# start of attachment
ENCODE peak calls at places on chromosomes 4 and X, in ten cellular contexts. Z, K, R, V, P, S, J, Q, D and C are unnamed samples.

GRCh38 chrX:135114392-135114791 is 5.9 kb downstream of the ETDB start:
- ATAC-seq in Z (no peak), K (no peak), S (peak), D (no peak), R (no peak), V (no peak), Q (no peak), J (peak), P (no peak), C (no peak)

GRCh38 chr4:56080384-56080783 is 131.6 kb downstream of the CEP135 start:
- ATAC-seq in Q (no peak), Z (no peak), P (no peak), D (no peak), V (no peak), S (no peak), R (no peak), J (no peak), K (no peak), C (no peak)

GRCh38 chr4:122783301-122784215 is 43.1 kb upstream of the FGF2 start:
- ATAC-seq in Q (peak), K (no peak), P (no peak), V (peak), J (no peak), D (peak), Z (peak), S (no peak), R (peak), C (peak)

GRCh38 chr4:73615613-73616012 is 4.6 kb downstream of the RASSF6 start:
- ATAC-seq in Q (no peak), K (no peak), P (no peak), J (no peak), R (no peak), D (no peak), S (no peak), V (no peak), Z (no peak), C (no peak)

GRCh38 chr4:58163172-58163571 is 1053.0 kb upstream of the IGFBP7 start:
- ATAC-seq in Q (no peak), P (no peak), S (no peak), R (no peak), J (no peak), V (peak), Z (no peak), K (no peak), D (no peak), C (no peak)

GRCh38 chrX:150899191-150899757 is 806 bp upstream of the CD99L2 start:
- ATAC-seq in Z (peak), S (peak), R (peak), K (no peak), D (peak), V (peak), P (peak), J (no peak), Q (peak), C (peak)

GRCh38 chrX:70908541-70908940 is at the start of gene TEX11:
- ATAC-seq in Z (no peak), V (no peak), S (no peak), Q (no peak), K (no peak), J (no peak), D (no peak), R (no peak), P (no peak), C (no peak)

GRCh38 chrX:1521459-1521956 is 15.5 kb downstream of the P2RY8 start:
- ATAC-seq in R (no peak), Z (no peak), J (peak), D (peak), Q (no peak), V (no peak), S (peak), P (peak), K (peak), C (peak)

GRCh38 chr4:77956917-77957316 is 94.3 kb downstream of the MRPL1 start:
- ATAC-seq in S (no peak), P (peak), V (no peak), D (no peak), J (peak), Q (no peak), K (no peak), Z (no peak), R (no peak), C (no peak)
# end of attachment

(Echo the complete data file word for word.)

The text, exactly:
ENCODE peak calls at places on chromosomes 4 and X, in ten cellular contexts. Z, K, R, V, P, S, J, Q, D and C are unnamed samples.

GRCh38 chrX:135114392-135114791 is 5.9 kb downstream of the ETDB start:
- ATAC-seq in Z (no peak), K (no peak), S (peak), D (no peak), R (no peak), V (no peak), Q (no peak), J (peak), P (no peak), C (no peak)

GRCh38 chr4:56080384-56080783 is 131.6 kb downstream of the CEP135 start:
- ATAC-seq in Q (no peak), Z (no peak), P (no peak), D (no peak), V (no peak), S (no peak), R (no peak), J (no peak), K (no peak), C (no peak)

GRCh38 chr4:122783301-122784215 is 43.1 kb upstream of the FGF2 start:
- ATAC-seq in Q (peak), K (no peak), P (no peak), V (peak), J (no peak), D (peak), Z (peak), S (no peak), R (peak), C (peak)

GRCh38 chr4:73615613-73616012 is 4.6 kb downstream of the RASSF6 start:
- ATAC-seq in Q (no peak), K (no peak), P (no peak), J (no peak), R (no peak), D (no peak), S (no peak), V (no peak), Z (no peak), C (no peak)

GRCh38 chr4:58163172-58163571 is 1053.0 kb upstream of the IGFBP7 start:
- ATAC-seq in Q (no peak), P (no peak), S (no peak), R (no peak), J (no peak), V (peak), Z (no peak), K (no peak), D (no peak), C (no peak)

GRCh38 chrX:150899191-150899757 is 806 bp upstream of the CD99L2 start:
- ATAC-seq in Z (peak), S (peak), R (peak), K (no peak), D (peak), V (peak), P (peak), J (no peak), Q (peak), C (peak)

GRCh38 chrX:70908541-70908940 is at the start of gene TEX11:
- ATAC-seq in Z (no peak), V (no peak), S (no peak), Q (no peak), K (no peak), J (no peak), D (no peak), R (no peak), P (no peak), C (no peak)

GRCh38 chrX:1521459-1521956 is 15.5 kb downstream of the P2RY8 start:
- ATAC-seq in R (no peak), Z (no peak), J (peak), D (peak), Q (no peak), V (no peak), S (peak), P (peak), K (peak), C (peak)

GRCh38 chr4:77956917-77957316 is 94.3 kb downstream of the MRPL1 start:
- ATAC-seq in S (no peak), P (peak), V (no peak), D (no peak), J (peak), Q (no peak), K (no peak), Z (no peak), R (no peak), C (no peak)